To most this is a window. To an artist it frames the landscape in ways that you might not have considered. A single pane window offers a broad view taking in the entire landscape. Segmenting it into 4 sections creates a simple way to check the viability of a single composition–a handy ready-made composition tool. Combine two side by side or vertically and you have a simple way to find a strong design option. Try it–you’ll like what it can do for refreshing your tried and true compositions.
Here’s a wonderful example of an analogous color scheme and a great example of camouflage in nature. Analogous colors are those that are found right next to each other on a color wheel, or are very similar in color and tonality such as the leaves and Thomas’ fur. The warm tones of the oak and maple leaves match his burnt sienna-colored fur very well. His darker fur and nose direct your eye toward these areas because they are different tones and color than the rest of the photo–and his face is the real area of interest–as most portraits are. The soft greens at the left side help to bring some variation in the overall color palette yet does not detract from the main area of focus.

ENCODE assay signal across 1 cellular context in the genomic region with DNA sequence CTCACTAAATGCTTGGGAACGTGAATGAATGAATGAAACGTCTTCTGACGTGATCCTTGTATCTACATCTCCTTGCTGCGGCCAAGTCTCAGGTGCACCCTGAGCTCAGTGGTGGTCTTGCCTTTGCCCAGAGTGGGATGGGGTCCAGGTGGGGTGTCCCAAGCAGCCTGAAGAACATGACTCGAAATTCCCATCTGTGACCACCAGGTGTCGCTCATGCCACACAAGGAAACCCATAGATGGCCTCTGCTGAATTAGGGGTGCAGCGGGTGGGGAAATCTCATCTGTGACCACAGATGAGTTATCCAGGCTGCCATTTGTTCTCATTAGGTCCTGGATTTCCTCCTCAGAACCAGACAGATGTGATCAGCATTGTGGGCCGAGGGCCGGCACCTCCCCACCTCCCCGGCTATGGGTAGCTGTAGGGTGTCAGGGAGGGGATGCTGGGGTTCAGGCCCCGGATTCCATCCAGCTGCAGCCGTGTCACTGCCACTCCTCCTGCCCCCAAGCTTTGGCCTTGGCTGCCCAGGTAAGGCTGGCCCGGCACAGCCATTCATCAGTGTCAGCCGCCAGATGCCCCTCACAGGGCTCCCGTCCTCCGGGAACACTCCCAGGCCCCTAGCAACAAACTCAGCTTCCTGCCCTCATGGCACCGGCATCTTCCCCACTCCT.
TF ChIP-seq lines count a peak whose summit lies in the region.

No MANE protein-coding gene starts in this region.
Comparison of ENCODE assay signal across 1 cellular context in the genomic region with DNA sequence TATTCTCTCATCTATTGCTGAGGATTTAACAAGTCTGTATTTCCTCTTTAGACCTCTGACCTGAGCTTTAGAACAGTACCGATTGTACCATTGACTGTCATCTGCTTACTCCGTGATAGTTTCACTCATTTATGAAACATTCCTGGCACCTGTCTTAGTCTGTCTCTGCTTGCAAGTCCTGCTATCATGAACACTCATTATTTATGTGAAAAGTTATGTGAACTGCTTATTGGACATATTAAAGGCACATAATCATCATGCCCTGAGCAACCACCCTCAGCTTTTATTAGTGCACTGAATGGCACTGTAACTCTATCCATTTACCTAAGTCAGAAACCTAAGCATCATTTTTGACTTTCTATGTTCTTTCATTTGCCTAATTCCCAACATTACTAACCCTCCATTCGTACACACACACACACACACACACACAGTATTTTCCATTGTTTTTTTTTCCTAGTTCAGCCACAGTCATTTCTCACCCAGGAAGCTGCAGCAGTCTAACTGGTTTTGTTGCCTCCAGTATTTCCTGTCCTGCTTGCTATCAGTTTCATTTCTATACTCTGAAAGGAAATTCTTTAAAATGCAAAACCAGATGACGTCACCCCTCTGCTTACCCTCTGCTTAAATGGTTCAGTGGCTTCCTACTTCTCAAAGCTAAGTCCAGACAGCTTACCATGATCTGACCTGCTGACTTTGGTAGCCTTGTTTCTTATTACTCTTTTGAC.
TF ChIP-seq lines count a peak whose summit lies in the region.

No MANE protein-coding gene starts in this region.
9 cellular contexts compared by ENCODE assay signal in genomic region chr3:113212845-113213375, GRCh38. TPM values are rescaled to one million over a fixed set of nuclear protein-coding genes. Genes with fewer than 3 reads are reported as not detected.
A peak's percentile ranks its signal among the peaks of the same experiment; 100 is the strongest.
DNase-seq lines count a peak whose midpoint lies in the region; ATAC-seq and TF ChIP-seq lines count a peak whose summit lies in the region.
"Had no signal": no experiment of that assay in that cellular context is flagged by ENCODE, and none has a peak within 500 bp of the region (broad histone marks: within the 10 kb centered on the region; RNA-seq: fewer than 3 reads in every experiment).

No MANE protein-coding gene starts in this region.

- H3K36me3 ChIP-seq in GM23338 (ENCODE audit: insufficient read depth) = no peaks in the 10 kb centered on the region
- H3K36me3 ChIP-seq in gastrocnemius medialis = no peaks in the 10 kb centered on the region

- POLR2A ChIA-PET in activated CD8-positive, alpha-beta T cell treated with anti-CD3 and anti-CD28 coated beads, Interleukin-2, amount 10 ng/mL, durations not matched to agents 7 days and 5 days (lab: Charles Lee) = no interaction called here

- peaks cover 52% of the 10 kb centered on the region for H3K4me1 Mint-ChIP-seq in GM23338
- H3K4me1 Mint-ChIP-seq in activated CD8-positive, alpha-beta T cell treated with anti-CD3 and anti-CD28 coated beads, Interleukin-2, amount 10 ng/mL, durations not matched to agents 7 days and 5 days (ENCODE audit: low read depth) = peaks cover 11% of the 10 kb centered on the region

There are plenty of examples in nature–and hunters experience this natural camouflage on every outing making it pretty tough to get their prey in the rich textures and colors of the woods. (As an animal lover, I’d rather hunt with a camera.) But I appreciate the challenge of hunting and the skills it takes to be successful. Fishing has the same camouflage effect–every try to find a fish in a stream? The sunlight and shadows as well as ripples all contribute to the complexities of light and form–making it a close to perfect camouflage.
And Thomas, he’s an excellent dog, well-behaved and a very patient model.